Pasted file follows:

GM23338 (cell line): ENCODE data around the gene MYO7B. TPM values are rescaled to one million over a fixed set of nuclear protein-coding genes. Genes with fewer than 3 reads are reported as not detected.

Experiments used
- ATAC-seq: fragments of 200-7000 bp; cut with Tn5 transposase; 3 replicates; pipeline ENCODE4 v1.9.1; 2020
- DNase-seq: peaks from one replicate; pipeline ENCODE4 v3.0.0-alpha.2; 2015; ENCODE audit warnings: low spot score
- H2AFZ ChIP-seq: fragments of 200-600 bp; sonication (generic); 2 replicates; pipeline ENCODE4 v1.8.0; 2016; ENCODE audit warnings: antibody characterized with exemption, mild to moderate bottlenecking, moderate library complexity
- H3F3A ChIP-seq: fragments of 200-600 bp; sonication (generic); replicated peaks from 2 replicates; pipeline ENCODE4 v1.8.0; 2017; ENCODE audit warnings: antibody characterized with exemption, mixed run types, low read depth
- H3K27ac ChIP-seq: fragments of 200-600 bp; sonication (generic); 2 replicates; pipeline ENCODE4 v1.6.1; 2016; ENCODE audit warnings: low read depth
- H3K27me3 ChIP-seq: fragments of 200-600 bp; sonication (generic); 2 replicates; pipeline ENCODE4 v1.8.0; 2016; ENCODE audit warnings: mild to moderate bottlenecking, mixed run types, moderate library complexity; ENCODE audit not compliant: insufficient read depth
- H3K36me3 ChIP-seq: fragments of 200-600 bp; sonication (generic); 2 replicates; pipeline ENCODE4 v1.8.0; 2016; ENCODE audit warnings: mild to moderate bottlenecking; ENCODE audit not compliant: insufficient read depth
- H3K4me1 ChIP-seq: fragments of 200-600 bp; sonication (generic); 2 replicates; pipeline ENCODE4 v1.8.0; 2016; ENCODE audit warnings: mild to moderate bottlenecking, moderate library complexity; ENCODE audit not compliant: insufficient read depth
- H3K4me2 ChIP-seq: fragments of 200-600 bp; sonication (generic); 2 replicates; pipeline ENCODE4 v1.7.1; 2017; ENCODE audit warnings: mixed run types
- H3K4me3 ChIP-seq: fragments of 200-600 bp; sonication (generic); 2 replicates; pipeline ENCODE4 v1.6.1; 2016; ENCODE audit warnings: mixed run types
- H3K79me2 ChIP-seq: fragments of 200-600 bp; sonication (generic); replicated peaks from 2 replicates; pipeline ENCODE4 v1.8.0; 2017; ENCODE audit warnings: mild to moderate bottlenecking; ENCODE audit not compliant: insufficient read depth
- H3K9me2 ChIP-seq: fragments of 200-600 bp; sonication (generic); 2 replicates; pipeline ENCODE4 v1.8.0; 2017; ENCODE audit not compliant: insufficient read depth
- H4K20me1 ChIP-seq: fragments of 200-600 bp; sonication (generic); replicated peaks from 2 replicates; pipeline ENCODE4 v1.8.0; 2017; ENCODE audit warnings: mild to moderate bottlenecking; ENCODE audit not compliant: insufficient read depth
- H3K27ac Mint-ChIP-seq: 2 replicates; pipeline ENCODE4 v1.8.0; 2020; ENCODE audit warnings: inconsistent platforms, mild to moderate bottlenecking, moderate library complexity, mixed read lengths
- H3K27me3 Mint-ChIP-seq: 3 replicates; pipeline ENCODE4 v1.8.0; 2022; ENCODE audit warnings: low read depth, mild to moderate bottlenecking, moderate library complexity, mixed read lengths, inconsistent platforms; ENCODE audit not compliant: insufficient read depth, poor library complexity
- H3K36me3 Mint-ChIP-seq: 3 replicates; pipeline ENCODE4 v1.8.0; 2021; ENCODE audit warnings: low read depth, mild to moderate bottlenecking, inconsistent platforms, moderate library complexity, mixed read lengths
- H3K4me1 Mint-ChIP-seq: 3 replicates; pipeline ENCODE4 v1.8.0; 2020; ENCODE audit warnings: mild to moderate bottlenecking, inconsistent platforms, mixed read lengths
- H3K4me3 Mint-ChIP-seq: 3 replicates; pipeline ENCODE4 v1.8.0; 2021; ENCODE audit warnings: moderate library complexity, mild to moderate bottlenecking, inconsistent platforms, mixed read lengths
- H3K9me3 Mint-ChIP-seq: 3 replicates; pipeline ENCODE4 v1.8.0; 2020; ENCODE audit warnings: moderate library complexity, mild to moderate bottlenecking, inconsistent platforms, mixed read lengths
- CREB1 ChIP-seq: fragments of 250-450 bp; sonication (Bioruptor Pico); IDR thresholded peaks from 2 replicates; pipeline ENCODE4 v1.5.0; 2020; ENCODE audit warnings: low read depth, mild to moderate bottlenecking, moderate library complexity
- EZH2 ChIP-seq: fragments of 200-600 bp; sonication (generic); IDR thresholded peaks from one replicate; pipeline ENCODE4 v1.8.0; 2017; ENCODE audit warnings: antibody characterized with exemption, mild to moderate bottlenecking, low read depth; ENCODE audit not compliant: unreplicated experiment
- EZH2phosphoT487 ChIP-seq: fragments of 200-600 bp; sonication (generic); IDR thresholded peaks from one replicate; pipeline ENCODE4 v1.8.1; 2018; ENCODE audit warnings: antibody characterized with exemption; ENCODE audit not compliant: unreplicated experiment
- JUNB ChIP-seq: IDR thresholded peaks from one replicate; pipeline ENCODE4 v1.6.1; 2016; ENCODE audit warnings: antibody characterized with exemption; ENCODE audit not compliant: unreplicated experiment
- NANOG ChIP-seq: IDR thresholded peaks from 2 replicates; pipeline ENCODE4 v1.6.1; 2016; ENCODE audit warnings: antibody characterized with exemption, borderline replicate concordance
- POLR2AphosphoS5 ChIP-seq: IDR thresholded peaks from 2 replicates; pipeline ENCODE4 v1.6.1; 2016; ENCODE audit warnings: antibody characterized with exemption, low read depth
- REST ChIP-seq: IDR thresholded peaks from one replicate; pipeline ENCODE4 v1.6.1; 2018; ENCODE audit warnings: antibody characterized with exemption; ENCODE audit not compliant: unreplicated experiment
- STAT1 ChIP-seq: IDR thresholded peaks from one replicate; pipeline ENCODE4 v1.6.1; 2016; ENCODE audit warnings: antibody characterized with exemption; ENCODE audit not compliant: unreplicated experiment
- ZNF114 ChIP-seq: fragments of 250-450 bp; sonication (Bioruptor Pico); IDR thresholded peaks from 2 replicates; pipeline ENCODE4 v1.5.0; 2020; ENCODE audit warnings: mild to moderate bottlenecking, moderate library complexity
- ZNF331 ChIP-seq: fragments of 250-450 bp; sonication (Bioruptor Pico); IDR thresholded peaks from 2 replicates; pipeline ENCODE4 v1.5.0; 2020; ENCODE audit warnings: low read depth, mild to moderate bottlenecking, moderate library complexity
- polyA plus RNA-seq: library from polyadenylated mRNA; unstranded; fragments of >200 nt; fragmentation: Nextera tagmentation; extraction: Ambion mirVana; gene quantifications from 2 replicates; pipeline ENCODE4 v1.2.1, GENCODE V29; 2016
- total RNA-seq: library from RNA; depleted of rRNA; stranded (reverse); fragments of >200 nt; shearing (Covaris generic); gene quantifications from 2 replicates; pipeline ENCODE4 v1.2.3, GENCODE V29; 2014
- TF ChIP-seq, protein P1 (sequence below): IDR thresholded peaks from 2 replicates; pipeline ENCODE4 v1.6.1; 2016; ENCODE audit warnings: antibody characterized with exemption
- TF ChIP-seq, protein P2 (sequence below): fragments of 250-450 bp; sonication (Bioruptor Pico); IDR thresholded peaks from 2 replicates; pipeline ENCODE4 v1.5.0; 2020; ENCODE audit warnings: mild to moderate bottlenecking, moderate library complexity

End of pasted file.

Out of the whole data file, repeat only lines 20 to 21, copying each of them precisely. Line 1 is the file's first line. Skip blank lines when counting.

- H3K4me3 Mint-ChIP-seq: 3 replicates; pipeline ENCODE4 v1.8.0; 2021; ENCODE audit warnings: moderate library complexity, mild to moderate bottlenecking, inconsistent platforms, mixed read lengths
- H3K9me3 Mint-ChIP-seq: 3 replicates; pipeline ENCODE4 v1.8.0; 2020; ENCODE audit warnings: moderate library complexity, mild to moderate bottlenecking, inconsistent platforms, mixed read lengths